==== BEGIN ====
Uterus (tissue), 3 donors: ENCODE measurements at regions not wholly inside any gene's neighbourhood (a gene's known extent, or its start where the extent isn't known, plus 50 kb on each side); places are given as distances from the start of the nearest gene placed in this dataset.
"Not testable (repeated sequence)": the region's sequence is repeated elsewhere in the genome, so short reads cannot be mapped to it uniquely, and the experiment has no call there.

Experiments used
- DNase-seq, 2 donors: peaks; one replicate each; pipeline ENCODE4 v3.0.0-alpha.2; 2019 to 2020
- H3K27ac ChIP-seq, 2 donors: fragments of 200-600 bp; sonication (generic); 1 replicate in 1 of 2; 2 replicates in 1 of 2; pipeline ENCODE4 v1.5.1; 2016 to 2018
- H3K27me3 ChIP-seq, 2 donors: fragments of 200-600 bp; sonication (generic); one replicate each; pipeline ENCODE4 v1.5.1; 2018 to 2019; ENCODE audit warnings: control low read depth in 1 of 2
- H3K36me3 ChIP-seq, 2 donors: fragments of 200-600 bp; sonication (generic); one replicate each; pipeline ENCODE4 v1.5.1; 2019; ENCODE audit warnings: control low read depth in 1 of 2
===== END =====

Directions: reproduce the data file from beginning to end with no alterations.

Uterus (tissue), 3 donors: ENCODE measurements at regions not wholly inside any gene's neighbourhood (a gene's known extent, or its start where the extent isn't known, plus 50 kb on each side); places are given as distances from the start of the nearest gene placed in this dataset.
"Not testable (repeated sequence)": the region's sequence is repeated elsewhere in the genome, so short reads cannot be mapped to it uniquely, and the experiment has no call there.

Experiments used
- DNase-seq, 2 donors: peaks; one replicate each; pipeline ENCODE4 v3.0.0-alpha.2; 2019 to 2020
- H3K27ac ChIP-seq, 2 donors: fragments of 200-600 bp; sonication (generic); 1 replicate in 1 of 2; 2 replicates in 1 of 2; pipeline ENCODE4 v1.5.1; 2016 to 2018
- H3K27me3 ChIP-seq, 2 donors: fragments of 200-600 bp; sonication (generic); one replicate each; pipeline ENCODE4 v1.5.1; 2018 to 2019; ENCODE audit warnings: control low read depth in 1 of 2
- H3K36me3 ChIP-seq, 2 donors: fragments of 200-600 bp; sonication (generic); one replicate each; pipeline ENCODE4 v1.5.1; 2019; ENCODE audit warnings: control low read depth in 1 of 2